For Immediate Release
Contact: Michelle Barlak, (973) 539-4425

January 22, 2014

New Jersey Passes Dusty’s Law as The Seeing Eye’s 85th Anniversary Approaches

MORRISTOWN, N.J. – The Seeing Eye, founded 85 years ago on January 29, 1929, is the first non-profit established in the United States to train guide dogs for people who are blind and visually impaired. Dusty’s Law, signed by New Jersey Governor Chris Christie on January 21, gives local governments and law enforcement agencies better tools to help protect service animals and guide dogs in training.

“The Seeing Eye has created more than 16,000 partnerships between people and dogs since 1929,” said Seeing Eye President and CEO Jim Kutsch. “In 85 years, great strides have been made in educating the public about issues affecting people with disabilities, including those who require the assistance of guide dogs. We’re proud that New Jersey has acknowledged the important service a Seeing Eye dog provides by enacting Dusty’s Law, one of the most comprehensive guide dog protection laws passed by a state to date.”

The Seeing Eye’s co-founder Morris Frank and his Seeing Eye® dog Buddy, are credited with paving the way for the nationwide acceptance of service dogs and the passage of the Americans with Disabilities Act which grants the right of public access to people assisted by service dogs. Today, The Seeing Eye continues to honor the legacy of Morris Frank and Buddy by educating the public about the rights of people with disabilities and pursuing legislation that will protect guide dog teams.

Dusty’s Law provides for police response to attacks on guide dogs, whose handlers can be left vulnerable and stranded when their dog has been injured. It sets penalties for owners of dogs who attack service animals and guide dogs in training, and provides restitution for the owner of the injured service dog who may have to face unplanned emergency bills, lost wages and the need to replace their means of independent travel.

Dusty’s Law was sponsored in the Senate by Anthony Bucco and Jeff Van Drew, and in the Assembly by Charles Mainor, Daniel R. Benson, Jon M. Bramnick, Betty Lou DeCroce and Scott Rumana. The legislation was spearheaded by The Seeing Eye after a Seeing Eye® puppy named Dusty was attacked and seriously injured while walking with his volunteer puppy raiser in July 2010. Dusty was unable to complete Seeing Eye dog training due to the psychological damage caused by the attack and his puppy raiser sustained permanent injuries in the attack.

A 2011 Seeing Eye® survey of guide dog users in the United States revealed that a startling 44 percent of guide dog teams have been attacked by other dogs. Instances of aggressive interference from another dog are even higher, hitting 83 percent. Most of the reported attacks (80 percent) take place in a public right of way such as a sidewalk or street; and 74 percent of attacks occurred within a 30-minute walk of the guide dog user’s home, hindering the person’s ability to walk safely in his or her own neighborhood.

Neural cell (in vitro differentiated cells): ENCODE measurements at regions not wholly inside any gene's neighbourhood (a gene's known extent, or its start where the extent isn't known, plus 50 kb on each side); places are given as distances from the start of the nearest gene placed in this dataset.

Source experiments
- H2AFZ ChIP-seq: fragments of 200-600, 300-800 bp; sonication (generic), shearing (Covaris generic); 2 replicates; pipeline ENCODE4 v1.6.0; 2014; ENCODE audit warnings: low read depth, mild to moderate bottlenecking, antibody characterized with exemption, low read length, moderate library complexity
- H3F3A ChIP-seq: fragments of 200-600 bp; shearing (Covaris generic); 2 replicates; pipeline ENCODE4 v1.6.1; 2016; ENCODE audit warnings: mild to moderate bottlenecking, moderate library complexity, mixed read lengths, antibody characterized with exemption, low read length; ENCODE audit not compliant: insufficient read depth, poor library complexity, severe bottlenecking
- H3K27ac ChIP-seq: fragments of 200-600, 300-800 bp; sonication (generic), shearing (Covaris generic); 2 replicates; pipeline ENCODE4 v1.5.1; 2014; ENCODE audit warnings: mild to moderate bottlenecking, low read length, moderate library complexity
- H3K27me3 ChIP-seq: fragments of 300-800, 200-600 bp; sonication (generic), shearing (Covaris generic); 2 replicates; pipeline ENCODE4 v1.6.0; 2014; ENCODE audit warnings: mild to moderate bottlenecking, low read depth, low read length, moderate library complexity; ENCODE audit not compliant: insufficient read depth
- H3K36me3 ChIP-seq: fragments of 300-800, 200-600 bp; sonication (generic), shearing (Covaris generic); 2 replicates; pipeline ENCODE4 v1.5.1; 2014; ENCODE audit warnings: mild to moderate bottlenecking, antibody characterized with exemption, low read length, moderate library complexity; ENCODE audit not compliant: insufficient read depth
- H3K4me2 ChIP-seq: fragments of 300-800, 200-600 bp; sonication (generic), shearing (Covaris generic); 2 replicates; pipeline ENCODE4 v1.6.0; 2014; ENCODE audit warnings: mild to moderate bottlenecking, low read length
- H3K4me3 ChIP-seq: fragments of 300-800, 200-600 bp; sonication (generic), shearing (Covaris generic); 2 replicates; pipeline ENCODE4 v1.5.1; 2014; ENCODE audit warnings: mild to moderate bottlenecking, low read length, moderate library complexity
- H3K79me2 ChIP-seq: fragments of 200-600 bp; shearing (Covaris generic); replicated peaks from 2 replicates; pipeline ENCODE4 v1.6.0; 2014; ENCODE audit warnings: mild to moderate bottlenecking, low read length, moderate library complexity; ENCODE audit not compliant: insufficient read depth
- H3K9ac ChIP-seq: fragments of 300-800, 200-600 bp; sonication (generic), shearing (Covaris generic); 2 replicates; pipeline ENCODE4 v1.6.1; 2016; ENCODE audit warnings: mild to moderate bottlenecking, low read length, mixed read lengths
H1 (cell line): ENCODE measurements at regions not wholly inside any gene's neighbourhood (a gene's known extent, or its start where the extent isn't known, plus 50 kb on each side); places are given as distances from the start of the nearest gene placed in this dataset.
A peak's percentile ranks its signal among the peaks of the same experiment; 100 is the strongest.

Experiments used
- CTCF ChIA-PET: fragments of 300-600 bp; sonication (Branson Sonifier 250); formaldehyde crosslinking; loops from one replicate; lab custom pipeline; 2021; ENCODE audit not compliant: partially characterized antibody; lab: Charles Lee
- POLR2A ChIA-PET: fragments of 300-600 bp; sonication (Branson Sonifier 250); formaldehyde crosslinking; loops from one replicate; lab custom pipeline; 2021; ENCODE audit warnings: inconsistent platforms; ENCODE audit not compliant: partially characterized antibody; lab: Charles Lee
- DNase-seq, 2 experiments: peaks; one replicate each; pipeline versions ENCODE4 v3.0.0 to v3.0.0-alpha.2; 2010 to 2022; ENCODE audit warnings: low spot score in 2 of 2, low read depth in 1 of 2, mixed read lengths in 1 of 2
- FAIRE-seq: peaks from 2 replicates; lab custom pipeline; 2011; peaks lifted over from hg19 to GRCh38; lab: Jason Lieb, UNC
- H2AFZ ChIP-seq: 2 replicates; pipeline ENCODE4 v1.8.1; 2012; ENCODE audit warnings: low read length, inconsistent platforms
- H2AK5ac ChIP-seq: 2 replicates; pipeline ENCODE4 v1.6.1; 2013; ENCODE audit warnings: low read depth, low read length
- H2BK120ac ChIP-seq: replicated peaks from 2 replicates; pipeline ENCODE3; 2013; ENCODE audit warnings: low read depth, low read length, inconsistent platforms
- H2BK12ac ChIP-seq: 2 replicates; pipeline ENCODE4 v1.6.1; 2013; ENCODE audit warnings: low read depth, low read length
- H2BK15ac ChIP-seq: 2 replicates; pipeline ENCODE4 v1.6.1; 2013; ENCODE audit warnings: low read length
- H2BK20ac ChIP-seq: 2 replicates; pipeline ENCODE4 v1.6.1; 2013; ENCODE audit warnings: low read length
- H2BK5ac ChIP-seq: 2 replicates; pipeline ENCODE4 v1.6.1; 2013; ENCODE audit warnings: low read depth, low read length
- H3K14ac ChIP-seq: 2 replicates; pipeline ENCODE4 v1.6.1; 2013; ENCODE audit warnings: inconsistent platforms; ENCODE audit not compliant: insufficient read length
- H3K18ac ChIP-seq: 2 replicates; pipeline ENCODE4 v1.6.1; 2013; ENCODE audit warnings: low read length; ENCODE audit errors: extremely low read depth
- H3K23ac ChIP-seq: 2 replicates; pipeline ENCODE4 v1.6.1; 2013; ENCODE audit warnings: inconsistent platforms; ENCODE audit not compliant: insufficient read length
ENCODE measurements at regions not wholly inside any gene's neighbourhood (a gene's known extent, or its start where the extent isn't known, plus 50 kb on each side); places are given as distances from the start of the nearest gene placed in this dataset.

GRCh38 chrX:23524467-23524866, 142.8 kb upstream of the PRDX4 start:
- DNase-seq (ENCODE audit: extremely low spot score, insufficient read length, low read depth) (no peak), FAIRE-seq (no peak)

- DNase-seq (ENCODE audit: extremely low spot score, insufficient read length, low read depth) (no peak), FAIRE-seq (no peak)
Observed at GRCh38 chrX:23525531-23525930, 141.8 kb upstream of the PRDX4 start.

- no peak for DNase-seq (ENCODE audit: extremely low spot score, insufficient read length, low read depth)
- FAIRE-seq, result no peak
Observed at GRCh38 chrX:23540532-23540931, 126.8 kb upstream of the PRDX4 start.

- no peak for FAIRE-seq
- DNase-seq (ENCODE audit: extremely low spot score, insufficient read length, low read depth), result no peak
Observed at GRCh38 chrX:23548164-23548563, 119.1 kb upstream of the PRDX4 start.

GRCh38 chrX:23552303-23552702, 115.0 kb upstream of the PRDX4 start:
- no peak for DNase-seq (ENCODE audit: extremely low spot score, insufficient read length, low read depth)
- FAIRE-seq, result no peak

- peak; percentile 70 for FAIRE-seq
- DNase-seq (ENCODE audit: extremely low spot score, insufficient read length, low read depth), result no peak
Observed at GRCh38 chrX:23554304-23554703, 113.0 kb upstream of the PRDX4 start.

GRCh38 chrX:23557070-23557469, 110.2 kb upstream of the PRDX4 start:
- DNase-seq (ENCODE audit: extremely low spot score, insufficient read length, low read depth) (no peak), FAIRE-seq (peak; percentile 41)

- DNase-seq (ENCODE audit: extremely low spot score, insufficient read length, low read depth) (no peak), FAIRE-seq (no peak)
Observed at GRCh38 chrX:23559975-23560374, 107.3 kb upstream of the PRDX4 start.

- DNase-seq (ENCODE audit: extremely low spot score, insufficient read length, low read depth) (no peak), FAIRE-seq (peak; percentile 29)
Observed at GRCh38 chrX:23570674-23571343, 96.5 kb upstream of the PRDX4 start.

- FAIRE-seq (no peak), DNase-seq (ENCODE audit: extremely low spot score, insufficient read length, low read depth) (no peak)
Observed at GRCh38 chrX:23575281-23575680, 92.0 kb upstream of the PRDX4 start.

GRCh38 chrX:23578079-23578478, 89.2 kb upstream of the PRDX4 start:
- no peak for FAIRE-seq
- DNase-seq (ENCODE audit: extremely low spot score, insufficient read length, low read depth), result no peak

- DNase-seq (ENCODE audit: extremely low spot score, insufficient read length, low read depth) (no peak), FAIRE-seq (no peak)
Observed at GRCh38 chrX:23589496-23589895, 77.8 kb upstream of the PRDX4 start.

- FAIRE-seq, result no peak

Tips for Dog Owners: Even a friendly, family dog, can cause harm by distracting a guide dog

  • Do not let your pet near a guide dog, even if your dog is leashed
  • Keep your dog under good control at all times.  Using retractable leashes in populated areas, leaving your dog tied up outside unattended in a public place or allowing a child to walk it on a leash can endanger both the guide dog team and your own dog.
  • Report any loose dogs roaming about in your neighborhood to the local police and animal control officer
  • Offer assistance to a blind handler if you witness an attack or interference on a guide dog team.  If it is your dog that causes harm, please take responsibility for its actions.
  • Learn about and obey your state and local leash laws.  In many states, including New Jersey, it’s a criminal offense to permit your dog to attack or interfere with a guide dog.

For more information about dog attacks and specific recommendations on how pet owners, animal control, police officers and legislators can help keep their communities safe for guide dog users, visit

Established in 1929, The Seeing Eye provides specially bred and trained dogs to guide people who are blind. Seeing Eye® dog users experience greatly enhanced mobility and independence, allowing them to retain their active lifestyles despite blindness. The Seeing Eye is a philanthropy supported by contributions from individuals, corporations and foundations, bequests, and other planned gifts.

The Seeing Eye is a trademarked name and can only be used to describe the dogs bred and trained at the school’s facilities in Morristown, N.J. If you would like more information on The Seeing Eye, please visit the website at, call (973) 539-4425, or email